- Researchers tested a cancer drug called plitidepsin as a coronavirus therapy and discovered it can block the virus’s ability to replicate.
- The use of plitidepsin reduced viral loads after just seven days and improved blood test markers for inflammation.
- Nearly 40% of a limited group of patients who received various doses of plitidepsin were discharged after just eight days in the hospital.
Doctors looking to devise therapies that can cure patients infected with the novel coronavirus have tried all sorts of existing drugs to prevent the virus from spreading inside the body. Repurposing other drugs is a practice that yielded a few immediate results. For the time being, remdesivir and dexamethasone are the only drugs that have been shown to hasten COVID-19 recovery, with remdesivir being the first coronavirus COVID-19 drug to receive FDA approval. Blood thinners are also common coronavirus therapies to prevent blood clotting that can impact multiple organs. Other drugs weren’t as successful, including the controversial hydroxychloroquine and other therapies that looked promising in the early months of the pandemic.
Researchers from Spain think they have a different drug on their hands that might work even better than remdesivir against the novel coronavirus. It’s called Aplidin (plitidepsin) and it’s used in cancer therapy. Research so far has shown that the drug has antiviral effects, preventing the coronavirus from multiplying after it infects cells. As a result, plitidepsin can significantly reduce recovery time and help hospitals manage their increasing COVID-19 caseloads. The drug is about to begin its Phase 3 trial.
The researchers used plitidepsin on 27 patients with severe forms of COVID-19, Spanish news site La Vanguardia reported a few days ago. Nearly 40% of the patients in the study improved substantially, and they were discharged after eight days. Almost 81% of the patients were discharged by day 15. None of the patients developed any additional signs or symptoms of COVID-19 by day 30.
Aged 18-85, the patients were recruited in 10 hospitals across Catalonia, Madrid, and Castilla La Mancha. The patients were divided into three groups (1.5mg, 2.0mg, and 2.5mg plitidepsin) and had various parameters tested, including viral loads and inflammation markers.
The viral load was reduced by 50% after one week of treatment and 70% after 15 days. Inflammation parameters were also reduced (C-reactive protein), according to the report.
Plitidepsin binds to a human protein that the virus needs to replicate, EF1A. When it does, the coronavirus can’t multiply as efficiently, and it can’t spread through the body. The paper suggests that the drug might be especially useful in the early days of the infection to prevent the virus’s rapid proliferation that can lead to severe COVID-19 cases. The drug was initially synthesized from the Aplidium Albicans species, but it’s now produced synthetically.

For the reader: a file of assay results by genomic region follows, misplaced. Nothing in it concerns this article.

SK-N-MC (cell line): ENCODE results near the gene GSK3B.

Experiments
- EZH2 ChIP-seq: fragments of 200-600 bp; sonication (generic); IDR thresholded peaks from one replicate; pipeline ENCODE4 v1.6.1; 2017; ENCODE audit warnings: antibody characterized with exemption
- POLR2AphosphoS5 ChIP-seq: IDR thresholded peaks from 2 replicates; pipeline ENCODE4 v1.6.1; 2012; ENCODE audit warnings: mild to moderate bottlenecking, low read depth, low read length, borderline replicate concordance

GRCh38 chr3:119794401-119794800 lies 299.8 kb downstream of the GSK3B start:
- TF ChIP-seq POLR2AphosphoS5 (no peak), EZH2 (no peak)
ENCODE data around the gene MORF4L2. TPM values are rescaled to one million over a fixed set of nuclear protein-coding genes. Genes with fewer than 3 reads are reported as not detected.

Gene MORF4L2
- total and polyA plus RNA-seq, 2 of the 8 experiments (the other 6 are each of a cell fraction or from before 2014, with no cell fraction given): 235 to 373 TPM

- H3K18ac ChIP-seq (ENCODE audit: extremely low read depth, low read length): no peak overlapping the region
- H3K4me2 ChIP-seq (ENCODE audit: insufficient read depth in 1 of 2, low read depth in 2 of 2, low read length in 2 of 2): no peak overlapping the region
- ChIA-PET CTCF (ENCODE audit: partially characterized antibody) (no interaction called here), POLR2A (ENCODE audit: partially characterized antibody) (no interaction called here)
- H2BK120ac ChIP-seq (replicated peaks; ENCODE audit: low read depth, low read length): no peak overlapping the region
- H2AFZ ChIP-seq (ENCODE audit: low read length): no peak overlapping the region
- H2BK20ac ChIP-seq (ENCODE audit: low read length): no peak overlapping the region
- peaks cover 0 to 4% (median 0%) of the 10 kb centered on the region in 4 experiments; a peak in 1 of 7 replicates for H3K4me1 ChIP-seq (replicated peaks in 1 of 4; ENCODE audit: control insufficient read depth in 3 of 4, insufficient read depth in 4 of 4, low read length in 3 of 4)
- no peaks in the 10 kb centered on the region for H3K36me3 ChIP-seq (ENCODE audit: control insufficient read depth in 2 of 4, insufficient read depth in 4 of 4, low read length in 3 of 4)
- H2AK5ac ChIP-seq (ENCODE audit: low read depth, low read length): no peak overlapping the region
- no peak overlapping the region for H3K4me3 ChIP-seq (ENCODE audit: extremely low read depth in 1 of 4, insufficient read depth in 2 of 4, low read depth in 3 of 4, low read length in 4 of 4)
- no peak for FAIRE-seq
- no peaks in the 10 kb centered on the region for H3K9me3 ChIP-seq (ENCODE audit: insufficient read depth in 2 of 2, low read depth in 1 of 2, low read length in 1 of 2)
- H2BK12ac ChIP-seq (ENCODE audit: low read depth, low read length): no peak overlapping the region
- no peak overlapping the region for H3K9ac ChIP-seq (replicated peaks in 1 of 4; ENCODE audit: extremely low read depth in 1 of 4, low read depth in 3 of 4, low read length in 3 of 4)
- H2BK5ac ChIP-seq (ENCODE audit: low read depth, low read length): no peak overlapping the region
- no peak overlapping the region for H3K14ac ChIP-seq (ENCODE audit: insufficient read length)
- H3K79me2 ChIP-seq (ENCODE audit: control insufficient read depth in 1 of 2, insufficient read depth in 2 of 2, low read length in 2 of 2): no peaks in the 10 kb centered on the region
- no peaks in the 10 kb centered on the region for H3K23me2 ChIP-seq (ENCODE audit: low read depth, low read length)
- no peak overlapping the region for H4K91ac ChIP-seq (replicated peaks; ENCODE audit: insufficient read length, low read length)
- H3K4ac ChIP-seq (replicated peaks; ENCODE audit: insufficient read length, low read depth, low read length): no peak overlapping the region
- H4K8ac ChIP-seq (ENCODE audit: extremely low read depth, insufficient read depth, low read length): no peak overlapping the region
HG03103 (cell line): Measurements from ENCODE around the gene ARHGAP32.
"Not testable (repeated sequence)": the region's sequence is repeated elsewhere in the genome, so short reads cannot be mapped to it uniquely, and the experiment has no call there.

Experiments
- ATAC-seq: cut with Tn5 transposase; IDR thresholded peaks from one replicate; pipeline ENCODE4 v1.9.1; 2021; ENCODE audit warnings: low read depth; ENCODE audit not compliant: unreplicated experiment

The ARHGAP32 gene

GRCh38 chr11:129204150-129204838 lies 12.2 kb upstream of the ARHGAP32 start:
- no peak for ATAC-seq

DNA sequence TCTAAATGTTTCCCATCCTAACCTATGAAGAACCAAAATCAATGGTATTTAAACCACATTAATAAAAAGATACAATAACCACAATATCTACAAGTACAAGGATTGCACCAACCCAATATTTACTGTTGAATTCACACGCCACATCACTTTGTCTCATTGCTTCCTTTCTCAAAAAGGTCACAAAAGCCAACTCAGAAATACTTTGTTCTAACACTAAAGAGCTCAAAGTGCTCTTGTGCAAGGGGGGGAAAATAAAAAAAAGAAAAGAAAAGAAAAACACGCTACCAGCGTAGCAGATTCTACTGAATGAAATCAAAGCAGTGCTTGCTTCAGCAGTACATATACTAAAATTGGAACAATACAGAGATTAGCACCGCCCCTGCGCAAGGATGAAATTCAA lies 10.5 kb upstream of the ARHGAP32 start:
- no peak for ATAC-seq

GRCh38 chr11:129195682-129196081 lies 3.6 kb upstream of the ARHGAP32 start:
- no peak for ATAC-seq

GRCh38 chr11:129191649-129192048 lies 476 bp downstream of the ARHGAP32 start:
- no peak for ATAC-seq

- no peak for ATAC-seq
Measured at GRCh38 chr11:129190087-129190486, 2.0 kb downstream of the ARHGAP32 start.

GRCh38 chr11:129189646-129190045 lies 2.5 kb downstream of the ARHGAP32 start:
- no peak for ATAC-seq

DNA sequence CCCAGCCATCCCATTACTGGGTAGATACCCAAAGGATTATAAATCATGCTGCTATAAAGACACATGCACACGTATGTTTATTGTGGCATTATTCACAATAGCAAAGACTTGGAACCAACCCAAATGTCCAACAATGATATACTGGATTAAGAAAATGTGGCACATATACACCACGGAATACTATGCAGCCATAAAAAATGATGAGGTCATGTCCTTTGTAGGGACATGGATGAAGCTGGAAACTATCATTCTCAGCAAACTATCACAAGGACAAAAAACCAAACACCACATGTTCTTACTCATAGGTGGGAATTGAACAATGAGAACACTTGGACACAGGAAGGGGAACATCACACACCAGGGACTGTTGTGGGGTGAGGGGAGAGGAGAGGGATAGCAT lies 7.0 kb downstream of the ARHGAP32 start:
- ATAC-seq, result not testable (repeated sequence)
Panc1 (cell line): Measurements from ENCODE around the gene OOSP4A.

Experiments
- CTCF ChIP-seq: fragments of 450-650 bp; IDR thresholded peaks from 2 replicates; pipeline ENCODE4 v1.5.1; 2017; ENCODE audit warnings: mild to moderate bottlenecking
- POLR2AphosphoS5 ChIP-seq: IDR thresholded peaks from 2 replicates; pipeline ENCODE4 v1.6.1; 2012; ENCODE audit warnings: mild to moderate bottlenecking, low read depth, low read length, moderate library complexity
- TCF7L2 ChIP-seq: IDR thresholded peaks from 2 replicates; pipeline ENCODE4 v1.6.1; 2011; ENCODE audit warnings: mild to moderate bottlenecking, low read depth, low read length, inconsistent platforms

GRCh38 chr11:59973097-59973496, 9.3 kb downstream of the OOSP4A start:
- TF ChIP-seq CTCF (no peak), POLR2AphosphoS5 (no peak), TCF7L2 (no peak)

“In addition to shortening the evolution time of the disease, our goal was to rapidly reduce the viral load in order to avoid the sequelae suffered by many patients who suffer from Covid months later, such as fatigue,” PharmaMar general director Luis Mora told the paper. “And at the moment, it seems that this molecule succeeds.”
The company will move to a Phase 3 trial that will start in the coming months, enrolling thousands of volunteers. Spain was one of the main COVID-19 hot zones in Europe in the spring but managed to reduce the spread significantly by summer. The country is now experiencing a resurgence of the virus, much like the rest of the continent, and it recently surpassed more than one million confirmed COVID-19 cases.
Other scientists have also studied plitidepsin, with three other teams looking at the molecule in lab tests. Plitidepsin was able to inhibit the replication of the novel coronavirus in vitro much better than remdesivir, according to findings from the Coronavirus Laboratory of the National Center for Biotechnology (CNB). The Institute for Emerging Pathogens at Mount Sinai Hospital in New York also studied the substance and found that it only took a small dose to work, which would make it non-toxic to humans. Finally, the Barcelona Supercomputing Center (BSC-CNS), IrsiCaixa, and CReSA compared plitidepsin to dozens of other molecules that might inhibit SARS-CoV-2. They found that plitidepsin was “the one with the strongest antiviral activity against the coronavirus.”
La Vanguardia notes that the results of its plitidepsin testing so far were published on the same day the WHO Solidarity trial results were released. PharmaMar announced the findings in a press release, while the release of the full study is still pending.
Chris Smith started writing about gadgets as a hobby, and before he knew it he was sharing his views on tech stuff with readers around the world. Whenever he’s not writing about gadgets he miserably fails to stay away from them, although he desperately tries. But that’s not necessarily a bad thing.